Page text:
Over the years, a number of bespoke applications have been added to support Zespri’s growers, mostly focussed on supply chain, finance, and the grower area. This functionality is now available in the SAP environment, although it’s anticipated that some customisations will be transferred to the new platform.
Legacy systems also pose a risk to supply-chain efficiency, and Scullin says he wants his team focussed on value-add tasks “rather than reconciling duplication in entry data and systems, which is what we’ve got now.”
Technology that understands the consumer
“There are two aspects to the technology [deployed as part of Horizon]. There’s what we’re calling standard busines processes: putting in a modern-day financial system, standard supply-chain capability, and logistic supply-chain capability on SAP S/4HANA private cloud edition. But also, the cloud for customer capability in the SaaS public cloud edition that SAP provides will drive the innovative aspects for the consumer,” Scullin says.
Scullin says SAP will provide tools that enable a better understanding of the consumer. Traditionally, Zespri sells to global distributors and large retail chains, and so the need for sales and marketing technology hasn’t been as pressing. While those traditional outlets will remain, Scullin says trends in e-commerce and consumer awareness mean that Zespri will need to develop a more direct relationship with consumers in the 50 markets the business sells into.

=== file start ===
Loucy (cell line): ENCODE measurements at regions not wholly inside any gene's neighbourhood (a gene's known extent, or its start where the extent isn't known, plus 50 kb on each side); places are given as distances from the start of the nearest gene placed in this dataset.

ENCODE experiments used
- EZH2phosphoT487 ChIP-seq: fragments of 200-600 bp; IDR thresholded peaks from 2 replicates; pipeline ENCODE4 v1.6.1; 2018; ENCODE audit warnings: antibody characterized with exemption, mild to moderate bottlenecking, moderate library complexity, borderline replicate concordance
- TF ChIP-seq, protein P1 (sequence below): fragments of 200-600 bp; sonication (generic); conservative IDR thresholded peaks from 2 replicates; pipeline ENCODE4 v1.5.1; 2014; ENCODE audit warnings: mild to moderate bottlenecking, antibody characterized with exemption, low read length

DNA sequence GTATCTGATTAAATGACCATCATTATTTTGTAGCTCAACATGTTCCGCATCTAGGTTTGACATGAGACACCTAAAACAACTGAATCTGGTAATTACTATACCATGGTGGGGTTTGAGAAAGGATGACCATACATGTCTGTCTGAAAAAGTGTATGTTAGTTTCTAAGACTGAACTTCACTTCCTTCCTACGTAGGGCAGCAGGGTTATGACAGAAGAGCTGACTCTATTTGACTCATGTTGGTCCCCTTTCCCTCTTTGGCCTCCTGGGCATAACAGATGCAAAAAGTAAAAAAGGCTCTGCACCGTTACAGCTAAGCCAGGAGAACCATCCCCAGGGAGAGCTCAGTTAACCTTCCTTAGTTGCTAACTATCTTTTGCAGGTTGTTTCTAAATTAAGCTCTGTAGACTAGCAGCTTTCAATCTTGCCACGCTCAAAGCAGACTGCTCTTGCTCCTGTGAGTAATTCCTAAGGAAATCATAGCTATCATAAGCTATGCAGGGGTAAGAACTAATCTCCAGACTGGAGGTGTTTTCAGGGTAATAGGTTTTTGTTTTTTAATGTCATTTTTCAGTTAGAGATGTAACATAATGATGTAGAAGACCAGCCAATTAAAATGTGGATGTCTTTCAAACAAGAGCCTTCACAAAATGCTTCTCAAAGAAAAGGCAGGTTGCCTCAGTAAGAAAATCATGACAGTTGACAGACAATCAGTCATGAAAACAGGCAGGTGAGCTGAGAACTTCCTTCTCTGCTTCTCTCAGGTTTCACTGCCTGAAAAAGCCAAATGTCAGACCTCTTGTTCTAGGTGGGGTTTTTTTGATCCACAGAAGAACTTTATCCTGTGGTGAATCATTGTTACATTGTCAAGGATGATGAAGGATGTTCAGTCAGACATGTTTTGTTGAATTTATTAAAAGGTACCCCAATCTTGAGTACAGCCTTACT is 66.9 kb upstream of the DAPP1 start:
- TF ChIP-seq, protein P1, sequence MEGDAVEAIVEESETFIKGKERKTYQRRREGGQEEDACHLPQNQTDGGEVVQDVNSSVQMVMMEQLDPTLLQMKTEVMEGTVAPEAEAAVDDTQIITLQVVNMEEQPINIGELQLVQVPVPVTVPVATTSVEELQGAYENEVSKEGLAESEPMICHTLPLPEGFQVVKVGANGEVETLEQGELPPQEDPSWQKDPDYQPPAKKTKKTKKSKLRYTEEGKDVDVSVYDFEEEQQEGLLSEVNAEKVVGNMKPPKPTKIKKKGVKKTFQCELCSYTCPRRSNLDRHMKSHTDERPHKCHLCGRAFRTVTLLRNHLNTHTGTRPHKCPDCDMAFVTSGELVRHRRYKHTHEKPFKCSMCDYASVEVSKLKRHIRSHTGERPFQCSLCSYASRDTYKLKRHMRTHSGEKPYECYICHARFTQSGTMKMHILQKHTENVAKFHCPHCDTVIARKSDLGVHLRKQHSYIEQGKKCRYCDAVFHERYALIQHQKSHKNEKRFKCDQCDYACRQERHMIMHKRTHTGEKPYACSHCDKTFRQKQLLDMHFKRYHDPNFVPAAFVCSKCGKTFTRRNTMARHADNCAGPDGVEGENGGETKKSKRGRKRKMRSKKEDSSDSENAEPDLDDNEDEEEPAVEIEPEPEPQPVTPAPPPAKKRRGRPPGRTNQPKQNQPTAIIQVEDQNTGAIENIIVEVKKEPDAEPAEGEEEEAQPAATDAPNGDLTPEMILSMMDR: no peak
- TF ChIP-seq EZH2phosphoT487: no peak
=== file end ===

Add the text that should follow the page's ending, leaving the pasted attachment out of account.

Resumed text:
The greater awareness around sustainability—more consumers demanding to know the provenance of their food—and the need to ensure orchards can keep up with demand have highlighted the need for better data and analytics capability. “There is lots of opportunity around pest and disease prediction. Predicting conditions that might foster pests and disease or even sensing technology that detects possible pest and disease on the vine and on the fruit. Predicting fruit quality and size and volume and optimising the supply chain is another avenue that you could use predictive analytics for,” he says.
“The other one is demand sensing, the opposite end of the supply chain. Understanding consumer’s preferences, segmentation, and analysis from commerce and social media platforms ,and using that to influence our demand signals so we can try to balance our supply capabilities with that demand.”
Activating the IT transformation programme